An infant's doting eyes and chubby cheeks can send many people into a heartwarming swoon. Turns out, rather than the heart, that lure of tots may stem from specific brain circuits, new research suggests.
The results, detailed in the journal NeuroImage, suggest such brain-activity patterns may represent some deep biological impulse driving adults' interactions with kids.
They also build on past research suggesting an evolutionary link between the cuteness factor of babies and caregiving by adults. And while some past studies have involved parents, this one found a link with those who had no children.
"These adults have no children of their own. Yet images of a baby's face triggered what we think might be a deeply embedded response to reach out and care for that child," senior author Marc H. Bornstein, head of the Child and Family Research Section of the Eunice Kennedy ShriverNational Institute of Child Health and Human Development, said in a statement.
Bornstein and colleagues showed seven men and nine women a series of photos while recording their brain activity with a functional magnetic resonance imaging (fMRI) scanner. The participants viewed images showing the faces of puppies, kittens, full-grown dogs and cats , human infants and human adults.
When viewing human infants, participants showed brain activity in regions that would typically "light up" just before picking up a child or talking to an infant, the researchers noted. The pattern didn't show up when participants looked at photos of animals, even baby animals. [World's Cutest Baby Animals]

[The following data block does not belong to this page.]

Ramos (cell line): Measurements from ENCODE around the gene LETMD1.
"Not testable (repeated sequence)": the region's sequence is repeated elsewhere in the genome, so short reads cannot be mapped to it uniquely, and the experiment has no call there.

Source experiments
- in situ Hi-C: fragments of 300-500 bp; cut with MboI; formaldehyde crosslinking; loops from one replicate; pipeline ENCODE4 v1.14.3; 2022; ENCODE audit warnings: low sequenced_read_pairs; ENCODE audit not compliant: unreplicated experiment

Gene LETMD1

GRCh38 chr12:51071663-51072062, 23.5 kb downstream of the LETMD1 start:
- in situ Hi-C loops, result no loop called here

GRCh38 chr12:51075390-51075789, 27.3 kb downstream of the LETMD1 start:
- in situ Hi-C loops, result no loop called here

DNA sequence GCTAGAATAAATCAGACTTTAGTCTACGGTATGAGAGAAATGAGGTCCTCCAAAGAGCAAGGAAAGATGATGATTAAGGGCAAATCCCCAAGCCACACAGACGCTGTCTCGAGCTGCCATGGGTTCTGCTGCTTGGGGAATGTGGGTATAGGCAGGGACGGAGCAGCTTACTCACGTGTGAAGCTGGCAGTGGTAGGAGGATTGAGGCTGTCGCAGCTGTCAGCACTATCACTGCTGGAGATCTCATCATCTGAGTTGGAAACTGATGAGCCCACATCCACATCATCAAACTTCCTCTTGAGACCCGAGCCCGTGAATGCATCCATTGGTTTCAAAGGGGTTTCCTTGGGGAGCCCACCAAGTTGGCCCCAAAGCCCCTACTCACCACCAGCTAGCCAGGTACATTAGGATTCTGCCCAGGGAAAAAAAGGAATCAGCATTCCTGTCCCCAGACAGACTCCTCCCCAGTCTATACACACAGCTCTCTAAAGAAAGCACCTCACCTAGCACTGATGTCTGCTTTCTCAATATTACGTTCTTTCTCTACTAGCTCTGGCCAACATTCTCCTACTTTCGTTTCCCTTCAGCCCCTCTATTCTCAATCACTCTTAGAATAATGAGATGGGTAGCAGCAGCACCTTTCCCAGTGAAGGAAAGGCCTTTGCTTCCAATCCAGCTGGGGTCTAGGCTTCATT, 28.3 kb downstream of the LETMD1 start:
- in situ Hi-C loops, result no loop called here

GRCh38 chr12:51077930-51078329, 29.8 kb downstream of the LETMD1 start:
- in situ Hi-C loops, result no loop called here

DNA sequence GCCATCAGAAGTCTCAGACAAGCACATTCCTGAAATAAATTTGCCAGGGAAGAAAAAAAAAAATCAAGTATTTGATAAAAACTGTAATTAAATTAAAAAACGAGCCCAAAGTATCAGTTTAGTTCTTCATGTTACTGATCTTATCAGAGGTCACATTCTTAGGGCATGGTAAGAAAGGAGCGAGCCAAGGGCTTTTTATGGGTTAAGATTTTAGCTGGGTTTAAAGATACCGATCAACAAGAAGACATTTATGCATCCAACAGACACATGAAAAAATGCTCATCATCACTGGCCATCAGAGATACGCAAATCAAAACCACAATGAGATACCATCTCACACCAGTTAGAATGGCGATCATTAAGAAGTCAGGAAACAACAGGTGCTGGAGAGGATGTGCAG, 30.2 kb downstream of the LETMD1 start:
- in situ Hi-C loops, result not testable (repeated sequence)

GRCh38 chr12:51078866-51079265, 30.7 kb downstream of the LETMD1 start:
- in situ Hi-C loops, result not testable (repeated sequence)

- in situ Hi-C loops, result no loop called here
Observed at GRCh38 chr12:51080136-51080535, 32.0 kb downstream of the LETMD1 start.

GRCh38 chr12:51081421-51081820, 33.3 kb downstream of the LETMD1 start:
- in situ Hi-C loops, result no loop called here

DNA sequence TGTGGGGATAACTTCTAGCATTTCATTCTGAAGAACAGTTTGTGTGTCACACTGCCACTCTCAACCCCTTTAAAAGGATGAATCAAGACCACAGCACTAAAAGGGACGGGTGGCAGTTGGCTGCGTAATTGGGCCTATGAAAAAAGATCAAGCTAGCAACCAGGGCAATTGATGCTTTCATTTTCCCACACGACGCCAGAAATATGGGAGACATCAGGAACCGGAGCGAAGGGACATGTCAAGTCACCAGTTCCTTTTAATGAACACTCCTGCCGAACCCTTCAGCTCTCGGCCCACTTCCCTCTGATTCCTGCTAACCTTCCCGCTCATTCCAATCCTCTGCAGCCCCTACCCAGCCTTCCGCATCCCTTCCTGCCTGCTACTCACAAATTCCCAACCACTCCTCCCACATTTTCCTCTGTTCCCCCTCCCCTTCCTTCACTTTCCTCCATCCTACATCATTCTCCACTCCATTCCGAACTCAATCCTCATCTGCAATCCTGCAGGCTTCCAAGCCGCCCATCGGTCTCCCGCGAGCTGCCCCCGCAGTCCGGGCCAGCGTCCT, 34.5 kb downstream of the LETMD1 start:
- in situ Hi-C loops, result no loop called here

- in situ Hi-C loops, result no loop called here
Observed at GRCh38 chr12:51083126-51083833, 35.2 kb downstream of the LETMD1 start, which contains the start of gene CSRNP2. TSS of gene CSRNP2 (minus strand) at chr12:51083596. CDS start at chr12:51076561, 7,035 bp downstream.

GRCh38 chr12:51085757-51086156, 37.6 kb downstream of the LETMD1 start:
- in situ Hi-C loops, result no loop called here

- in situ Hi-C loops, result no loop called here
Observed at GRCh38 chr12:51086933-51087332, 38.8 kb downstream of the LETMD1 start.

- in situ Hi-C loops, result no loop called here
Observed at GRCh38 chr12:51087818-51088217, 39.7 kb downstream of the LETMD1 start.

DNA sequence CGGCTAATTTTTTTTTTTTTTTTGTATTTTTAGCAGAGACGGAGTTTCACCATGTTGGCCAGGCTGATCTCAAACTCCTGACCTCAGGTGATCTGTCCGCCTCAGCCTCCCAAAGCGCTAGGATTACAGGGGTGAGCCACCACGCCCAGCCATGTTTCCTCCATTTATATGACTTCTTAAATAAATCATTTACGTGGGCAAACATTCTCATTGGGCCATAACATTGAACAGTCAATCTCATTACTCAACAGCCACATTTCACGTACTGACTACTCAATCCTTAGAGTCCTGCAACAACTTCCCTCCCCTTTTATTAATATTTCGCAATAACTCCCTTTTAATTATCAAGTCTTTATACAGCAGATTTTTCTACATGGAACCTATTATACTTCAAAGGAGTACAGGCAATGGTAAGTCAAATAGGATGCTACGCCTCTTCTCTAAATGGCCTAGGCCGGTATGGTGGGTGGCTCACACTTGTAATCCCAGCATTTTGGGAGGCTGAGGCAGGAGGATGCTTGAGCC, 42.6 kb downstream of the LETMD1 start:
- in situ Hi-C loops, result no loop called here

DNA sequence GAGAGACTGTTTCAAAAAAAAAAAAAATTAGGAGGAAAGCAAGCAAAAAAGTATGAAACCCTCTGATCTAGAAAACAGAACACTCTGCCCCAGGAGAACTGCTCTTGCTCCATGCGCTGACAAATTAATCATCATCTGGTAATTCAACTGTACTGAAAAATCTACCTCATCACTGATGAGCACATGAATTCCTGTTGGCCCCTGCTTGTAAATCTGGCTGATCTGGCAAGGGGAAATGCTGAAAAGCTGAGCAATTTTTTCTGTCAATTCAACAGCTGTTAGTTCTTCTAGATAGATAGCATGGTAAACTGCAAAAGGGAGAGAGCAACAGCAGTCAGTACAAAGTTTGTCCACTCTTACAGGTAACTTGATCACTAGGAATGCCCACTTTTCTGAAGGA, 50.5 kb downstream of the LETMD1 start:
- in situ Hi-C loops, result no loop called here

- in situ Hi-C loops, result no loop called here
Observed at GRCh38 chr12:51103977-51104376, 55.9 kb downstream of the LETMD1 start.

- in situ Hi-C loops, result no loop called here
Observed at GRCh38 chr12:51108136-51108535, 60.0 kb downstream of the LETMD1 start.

Specifically, the team found increased activity in the premotor cortex and the supplemental motor area (both right under the crown of the head). These regions direct brain impulses just before voicing something or physically moving.
Increased activity related to seeing infant faces was also found in the fusiform gyrus, on each side of the brain near the ears, a brain area linked to facial recognition. The other regions activated were related to emotion and reward and included areas deep in the brain called the insula and the cingulated cortex.
Past studies have suggested activity in these brain areas is linked with parents responding to their own infants. Other research has also found young women are better than men as well as older women at spotting cute baby faces. In that study, women on the pill were quicker at spotting a cute infant than those not on the pill, suggesting sex hormones are involved in the phenomenon.
The new study involved researchers from the National Institutes of Health, the University of Tübingen in Germany, the University of Trento in Italy, the RIKEN Brain Science Institute in Saitama, Japan, and the Max Planck Institute for Biological Cybernetics and Eberhard Karls University, both in Tübingen, Germany.
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Jeanna served as editor-in-chief of Live Science. Previously, she was an assistant editor at Scholastic's Science World magazine. Jeanna has an English degree from Salisbury University, a master's degree in biogeochemistry and environmental sciences from the University of Maryland, and a graduate science journalism degree from New York University. She has worked as a biologist in Florida, where she monitored wetlands and did field surveys for endangered species. She also received an ocean sciences journalism fellowship from Woods Hole Oceanographic Institution.